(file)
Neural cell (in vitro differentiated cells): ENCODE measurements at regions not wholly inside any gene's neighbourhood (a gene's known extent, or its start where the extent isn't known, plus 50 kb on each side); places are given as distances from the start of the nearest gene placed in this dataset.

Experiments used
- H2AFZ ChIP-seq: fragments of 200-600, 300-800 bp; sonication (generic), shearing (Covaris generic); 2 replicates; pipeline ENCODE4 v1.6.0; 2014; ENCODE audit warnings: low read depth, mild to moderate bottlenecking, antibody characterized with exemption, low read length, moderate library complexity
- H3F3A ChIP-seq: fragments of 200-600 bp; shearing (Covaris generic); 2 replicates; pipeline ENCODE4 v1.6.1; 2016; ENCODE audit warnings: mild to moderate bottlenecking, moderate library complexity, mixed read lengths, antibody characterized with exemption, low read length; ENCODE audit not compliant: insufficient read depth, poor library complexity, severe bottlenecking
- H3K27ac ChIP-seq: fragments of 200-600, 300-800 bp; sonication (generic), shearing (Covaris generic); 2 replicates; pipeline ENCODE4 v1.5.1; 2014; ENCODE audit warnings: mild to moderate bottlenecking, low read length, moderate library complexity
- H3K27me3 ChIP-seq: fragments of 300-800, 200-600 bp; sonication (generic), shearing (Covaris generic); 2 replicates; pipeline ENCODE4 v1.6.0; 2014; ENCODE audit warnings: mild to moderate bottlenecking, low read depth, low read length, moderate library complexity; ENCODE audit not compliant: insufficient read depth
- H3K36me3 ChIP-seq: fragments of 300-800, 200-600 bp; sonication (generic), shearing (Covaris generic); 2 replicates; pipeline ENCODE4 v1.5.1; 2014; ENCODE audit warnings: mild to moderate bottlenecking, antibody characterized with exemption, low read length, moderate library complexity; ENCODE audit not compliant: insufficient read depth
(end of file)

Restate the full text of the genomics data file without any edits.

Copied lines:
Neural cell (in vitro differentiated cells): ENCODE measurements at regions not wholly inside any gene's neighbourhood (a gene's known extent, or its start where the extent isn't known, plus 50 kb on each side); places are given as distances from the start of the nearest gene placed in this dataset.

Experiments used
- H2AFZ ChIP-seq: fragments of 200-600, 300-800 bp; sonication (generic), shearing (Covaris generic); 2 replicates; pipeline ENCODE4 v1.6.0; 2014; ENCODE audit warnings: low read depth, mild to moderate bottlenecking, antibody characterized with exemption, low read length, moderate library complexity
- H3F3A ChIP-seq: fragments of 200-600 bp; shearing (Covaris generic); 2 replicates; pipeline ENCODE4 v1.6.1; 2016; ENCODE audit warnings: mild to moderate bottlenecking, moderate library complexity, mixed read lengths, antibody characterized with exemption, low read length; ENCODE audit not compliant: insufficient read depth, poor library complexity, severe bottlenecking
- H3K27ac ChIP-seq: fragments of 200-600, 300-800 bp; sonication (generic), shearing (Covaris generic); 2 replicates; pipeline ENCODE4 v1.5.1; 2014; ENCODE audit warnings: mild to moderate bottlenecking, low read length, moderate library complexity
- H3K27me3 ChIP-seq: fragments of 300-800, 200-600 bp; sonication (generic), shearing (Covaris generic); 2 replicates; pipeline ENCODE4 v1.6.0; 2014; ENCODE audit warnings: mild to moderate bottlenecking, low read depth, low read length, moderate library complexity; ENCODE audit not compliant: insufficient read depth
- H3K36me3 ChIP-seq: fragments of 300-800, 200-600 bp; sonication (generic), shearing (Covaris generic); 2 replicates; pipeline ENCODE4 v1.5.1; 2014; ENCODE audit warnings: mild to moderate bottlenecking, antibody characterized with exemption, low read length, moderate library complexity; ENCODE audit not compliant: insufficient read depth